NIS America brings cave hopping action to your 3Ds with their newest release, Cave Story 3D. In this old school platformer, you play as a robot with a mysterious past. You are dropped into the land of the Mimigas, little rabbit-like creatures who are being sorely repressed by an evil doctor who picks them up one by one and carries them off for nefarious purposes. You must jump, shoot, balance, deliver puppies, and more to deliver the Mimiga’s from their terrible fate.
It’s no secret that I love a good old school platformer, and Cave Story 3D fits the bill perfectly in so many ways. In fact, if you don’t know the history of the game it would be natural to assume it was a remake of an old school classic. Not so, as Cave Story is actually originally a PC game that was released just a few years ago to a whole lot of love. The sole creator, Daisuke Amaya created Cave Story as a tribute of sorts to the awesome 2D platformers of his childhood, and their influences are evident throughout Cave Story 3Ds, with a few tweaks for the modern gamer thrown in.
It seems a bit of an oxymoron to say that Cave Story 3Ds is a 2D game in 3D, but that is exactly what it is. This is your classic 2D platformer; you’ll be jumping, bouncing, and running through the caves from left to right – no open exploration. However, the 3D feature of the 3Ds means every platform and character will pop out in vivid 3D. I wasn’t sure how well that would play out in a game with such old school style, but it actually works really well. Surfaces that you are able to interact with (i.e. jump on or over) pop out, and the others fade into the background. It also should be noted that Cave Story 3Ds also plays out great without the 3D effects. I know you bought the 3Ds for the 3D, but sometimes you just aren’t feeling it – you know what I’m saying? Everything looks really good in 2D, and you won’t miss out on anything by playing through in 2D. There is one advantage to the 3D mode, though. As I mentioned, the platforms you can jump on pop out in the 3D mode, and that can make it a little easier to see where you need to go if you’re a little stuck. Plus, it just looks cool.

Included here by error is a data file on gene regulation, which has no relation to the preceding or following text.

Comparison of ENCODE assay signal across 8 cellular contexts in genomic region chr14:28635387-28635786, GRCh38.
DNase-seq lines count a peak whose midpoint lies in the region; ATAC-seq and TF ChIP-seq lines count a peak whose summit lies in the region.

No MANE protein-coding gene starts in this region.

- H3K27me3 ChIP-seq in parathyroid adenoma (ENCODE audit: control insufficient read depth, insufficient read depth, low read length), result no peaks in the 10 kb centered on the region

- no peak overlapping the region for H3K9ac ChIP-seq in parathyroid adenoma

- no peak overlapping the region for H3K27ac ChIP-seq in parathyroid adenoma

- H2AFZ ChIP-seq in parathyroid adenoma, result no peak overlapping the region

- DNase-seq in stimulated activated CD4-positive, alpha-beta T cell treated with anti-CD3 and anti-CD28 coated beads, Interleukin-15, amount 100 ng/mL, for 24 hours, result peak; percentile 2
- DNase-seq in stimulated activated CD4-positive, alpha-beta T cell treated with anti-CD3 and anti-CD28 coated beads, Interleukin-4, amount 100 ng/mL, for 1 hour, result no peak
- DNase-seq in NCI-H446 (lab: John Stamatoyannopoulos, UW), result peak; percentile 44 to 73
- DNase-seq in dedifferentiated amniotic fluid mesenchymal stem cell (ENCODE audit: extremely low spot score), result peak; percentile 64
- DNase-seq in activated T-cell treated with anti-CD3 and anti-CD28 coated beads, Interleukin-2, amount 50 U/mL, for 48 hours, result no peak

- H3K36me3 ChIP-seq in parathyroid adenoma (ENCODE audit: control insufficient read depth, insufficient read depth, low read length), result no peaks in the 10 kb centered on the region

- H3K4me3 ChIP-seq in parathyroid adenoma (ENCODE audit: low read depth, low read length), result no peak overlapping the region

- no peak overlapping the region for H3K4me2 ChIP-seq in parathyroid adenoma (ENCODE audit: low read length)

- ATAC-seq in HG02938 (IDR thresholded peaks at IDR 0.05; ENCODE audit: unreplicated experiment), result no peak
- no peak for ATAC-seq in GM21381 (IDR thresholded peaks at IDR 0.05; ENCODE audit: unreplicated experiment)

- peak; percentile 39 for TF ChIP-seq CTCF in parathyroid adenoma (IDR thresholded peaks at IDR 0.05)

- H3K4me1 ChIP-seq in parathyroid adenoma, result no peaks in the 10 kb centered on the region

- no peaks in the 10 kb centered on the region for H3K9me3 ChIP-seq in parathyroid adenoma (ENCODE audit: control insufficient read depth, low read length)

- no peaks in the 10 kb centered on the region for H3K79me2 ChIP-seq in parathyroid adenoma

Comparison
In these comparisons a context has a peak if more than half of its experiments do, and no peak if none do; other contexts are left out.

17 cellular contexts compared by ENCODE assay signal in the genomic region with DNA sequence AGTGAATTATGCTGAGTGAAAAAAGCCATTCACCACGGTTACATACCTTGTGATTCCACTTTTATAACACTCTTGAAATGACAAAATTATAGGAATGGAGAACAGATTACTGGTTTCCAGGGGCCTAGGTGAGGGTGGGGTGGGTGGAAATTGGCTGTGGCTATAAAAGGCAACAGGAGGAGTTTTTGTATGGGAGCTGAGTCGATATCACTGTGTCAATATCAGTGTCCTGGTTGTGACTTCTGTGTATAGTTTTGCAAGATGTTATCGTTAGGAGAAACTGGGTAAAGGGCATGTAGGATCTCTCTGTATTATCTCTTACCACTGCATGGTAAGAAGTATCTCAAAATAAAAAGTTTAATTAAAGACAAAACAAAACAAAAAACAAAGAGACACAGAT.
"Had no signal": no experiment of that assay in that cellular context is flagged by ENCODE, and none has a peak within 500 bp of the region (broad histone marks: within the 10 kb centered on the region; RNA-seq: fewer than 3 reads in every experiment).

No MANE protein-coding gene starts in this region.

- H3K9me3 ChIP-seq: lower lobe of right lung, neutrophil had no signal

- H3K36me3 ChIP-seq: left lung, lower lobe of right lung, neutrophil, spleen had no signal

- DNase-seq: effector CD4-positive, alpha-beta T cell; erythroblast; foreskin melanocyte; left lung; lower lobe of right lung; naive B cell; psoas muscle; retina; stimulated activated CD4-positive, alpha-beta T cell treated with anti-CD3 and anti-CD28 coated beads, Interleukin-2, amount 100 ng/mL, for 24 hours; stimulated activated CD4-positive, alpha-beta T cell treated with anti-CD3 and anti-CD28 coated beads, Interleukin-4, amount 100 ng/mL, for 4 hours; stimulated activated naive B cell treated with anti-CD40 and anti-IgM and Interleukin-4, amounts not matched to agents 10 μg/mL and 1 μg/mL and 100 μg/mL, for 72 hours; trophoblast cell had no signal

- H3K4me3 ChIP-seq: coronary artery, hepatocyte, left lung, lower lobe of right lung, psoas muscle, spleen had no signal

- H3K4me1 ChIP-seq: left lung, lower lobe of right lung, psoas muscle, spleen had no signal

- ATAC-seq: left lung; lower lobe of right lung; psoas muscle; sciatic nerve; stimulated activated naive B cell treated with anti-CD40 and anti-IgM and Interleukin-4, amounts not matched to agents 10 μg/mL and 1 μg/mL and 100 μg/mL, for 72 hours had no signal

There is another way to plot your course when you’re unsure where to go: the map, of course. Early on in your gameplay, you are given a map. The gaming action plays out on the top screen of your 3Ds, and the bottom holds the map. The map is very old school, showing basically a pixelated block version of the stage you are on. It is very helpful for finding areas, as they’ll show up on the map (but not necessarily how to get there).
The map isn’t the only item you will gain along the way in Cave Story 3D. Your robot begins the adventure as a very weak, weaponless character. You’ll gain all sorts of weapons along the way, some of which are unlimited and others that must be restocked. Some are a combination of the two, in that you don’t need to pick up ammo but they will run out and need a little time to refill themselves. Your character’s health has a very Zelda feel to it. You’ll pick up life packs which will increase your maximum health, enemy characters and shootable blocks will drop hearts to heal you, and there are many side rooms peppered through the game where you can refill your health and save your progress.
There are many save points scattered through Cave Story 3D, and you are able to go back to them and save whenever you like. The placement of the save points is absolutely perfect, where you squeal with relief to see one right after an insanely difficult part, but you still get nervous that you won’t quite make it. Cave Story 3D is a game where you’ll need to go back and forth between various stages many times, and saving in the right places will definitely make a difference in the amount of running back and forth you’ll do in the game.
I love all the old school aspects of Cave Story 3D: the “REALLY!?!” squeals when you realize the impossible feats you need to perform to get past a hard part; the realizing you need to talk to every character again to figure out which one will tell you what you need to know to advance; the finally making it to that elusive door just past spikes covered by smashing blocks surrounded by a swarm of enemies only to realize the door is locked. It brings back many great memories, but the one thing I never liked about my old school games was dying and having to go back to the beginning. That was just a little too much frustration in my book, and I am happy to report that you can die as many times as your little heart desires in Cave Story 3D, and you won’t go back any farther than your last save point.
Cave Story 3D takes all your favorite elements from the classic old school platformers and drops them solidly into new school 3D without a hitch. It is really the perfect blending of old and new. There’s a fun story that keeps you guessing as to the origin of your mysterious character. There are bumbling bad guys and suspicious allies, and every other thing you could hope for in a 2D platformer. Many of the stages are quite challenging, but it was always in a “I was sooo close, I’ll get it next time” way. Cave Story 3D is perfectly appropriate for children, with absolutely no objectionable content beyond your standard old school enemies disappearing when shot, so this a game you can happily share with your kids. I give Cave Story 3D a 8.5 out of 10, and recommend it old school fans, young and old, and anyone looking for a challenging game without the frustration.